Alabama Judge Preaches States' Rights, Till He Disagrees With His State

The chief justice, who rejects the authority of federal courts, is trying to save his job ... by asking a federal court.

No friend to the federal courts.

Photographer: Gary Tramontina/Getty Images

Alabama's erstwhile chief justice, Roy Moore -- twice suspended now under investigation for flouting the commands of the federal courts -- is suing the Alabama Judicial Inquiry Commission ... in federal court. There might be a greater example of chutzpah in the history of judicial proceedings, but I can’t think of it.

The man who claims that the Alabama state courts have the authority to interpret the Constitution for themselves, ignoring the supremacy of the federal courts, is going over the heads of his judicial colleagues and challenging Alabama’s judicial ethics process in the alien federal system.

To make matters even more astonishing, Moore is a two-time loser in his one-man war against the judicial authority of the federal courts.  In 2003, he was removed from the elected post of state chief justice after refusing to obey a federal district court order to remove a 5,200-pound granite statue of the 10 Commandments that he had unilaterally ordered to the erected in front of the state supreme court building.

The federal court said the monument violated the establishment clause. Moore said he didn’t care what the federal court said. And Alabama’s special Court of the Judiciary said that the judge was violating his basic ethical responsibilities by defying a federal judicial order directed at him personally.

The latest round, and the subject of Moore’s lawsuit, derives from Moore’s guerrilla war to block the U.S. Supreme Court’s 2015 gay marriage decision, Obergefell v. Hodges, from applying in Alabama. In January 2016, Moore issued an order to Alabama probate judges, who administer marriage licenses, telling them to ignore the Supreme Court’s dictate until the Alabama Supreme Court told them to do otherwise. This violated the order of a federal district court telling the probate judges to issue marriage licenses to same-sex couples in accordance with the Obergefell decision.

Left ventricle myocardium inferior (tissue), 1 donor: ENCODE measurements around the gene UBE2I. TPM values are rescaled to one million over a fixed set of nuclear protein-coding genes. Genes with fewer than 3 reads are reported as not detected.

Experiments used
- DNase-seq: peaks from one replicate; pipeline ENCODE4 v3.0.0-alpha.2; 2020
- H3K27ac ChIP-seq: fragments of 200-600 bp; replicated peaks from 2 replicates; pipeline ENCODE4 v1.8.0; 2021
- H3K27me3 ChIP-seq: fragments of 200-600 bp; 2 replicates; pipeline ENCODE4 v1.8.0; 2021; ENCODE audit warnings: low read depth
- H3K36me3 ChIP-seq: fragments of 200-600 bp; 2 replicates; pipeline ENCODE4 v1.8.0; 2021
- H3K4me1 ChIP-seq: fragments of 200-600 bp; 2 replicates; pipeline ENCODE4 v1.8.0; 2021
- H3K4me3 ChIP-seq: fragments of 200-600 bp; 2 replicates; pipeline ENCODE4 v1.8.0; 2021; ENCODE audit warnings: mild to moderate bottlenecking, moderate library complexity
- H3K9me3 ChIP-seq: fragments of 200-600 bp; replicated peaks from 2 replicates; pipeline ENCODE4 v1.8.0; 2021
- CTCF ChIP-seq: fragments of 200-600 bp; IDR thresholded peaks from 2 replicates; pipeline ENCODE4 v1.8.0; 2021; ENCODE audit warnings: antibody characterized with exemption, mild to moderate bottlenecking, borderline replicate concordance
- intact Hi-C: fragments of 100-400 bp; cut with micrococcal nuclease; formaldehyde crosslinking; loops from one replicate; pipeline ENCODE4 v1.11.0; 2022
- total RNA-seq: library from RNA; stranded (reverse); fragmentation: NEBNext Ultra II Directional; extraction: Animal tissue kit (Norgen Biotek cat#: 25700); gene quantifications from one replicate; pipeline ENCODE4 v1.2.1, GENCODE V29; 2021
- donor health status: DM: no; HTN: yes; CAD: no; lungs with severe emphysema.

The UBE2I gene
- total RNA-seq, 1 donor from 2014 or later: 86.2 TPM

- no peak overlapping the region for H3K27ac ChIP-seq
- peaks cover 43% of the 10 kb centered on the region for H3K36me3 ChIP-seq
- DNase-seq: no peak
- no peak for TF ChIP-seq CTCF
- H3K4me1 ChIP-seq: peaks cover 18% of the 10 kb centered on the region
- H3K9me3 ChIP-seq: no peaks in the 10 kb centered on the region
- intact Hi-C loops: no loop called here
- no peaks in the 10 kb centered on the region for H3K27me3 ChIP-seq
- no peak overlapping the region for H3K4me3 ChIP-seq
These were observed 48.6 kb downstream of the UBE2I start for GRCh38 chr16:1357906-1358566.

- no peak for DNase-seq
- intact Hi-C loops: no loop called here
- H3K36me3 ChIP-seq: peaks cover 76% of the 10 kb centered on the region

Earlier in May, Alabama’s Judicial Inquiry Commission filed charges against Moore for this second act of defiance. In accordance with state rules, Moore was suspended from the chief justiceship while the case against him is pending. He will have a chance to defend himself before a special tribunal, after which -- I hope and expect -- he will be officially removed from office.

Now Moore is attempting to short-circuit that Alabama state process with an attack in federal district court. It's outrageous.

In essence, Moore’s campaign against gay marriage had one central legal thrust: that the federal courts shouldn’t be telling Alabama who could or could not marry in the state. The theme was states’ rights.

Moore’s states’ rights attack operated on a general level by asserting that states, not federal authorities, should define marriage. It operated on a concrete, specific level by insisting that the state courts should have authority comparable to that of the federal courts interpreting the U.S. Constitution.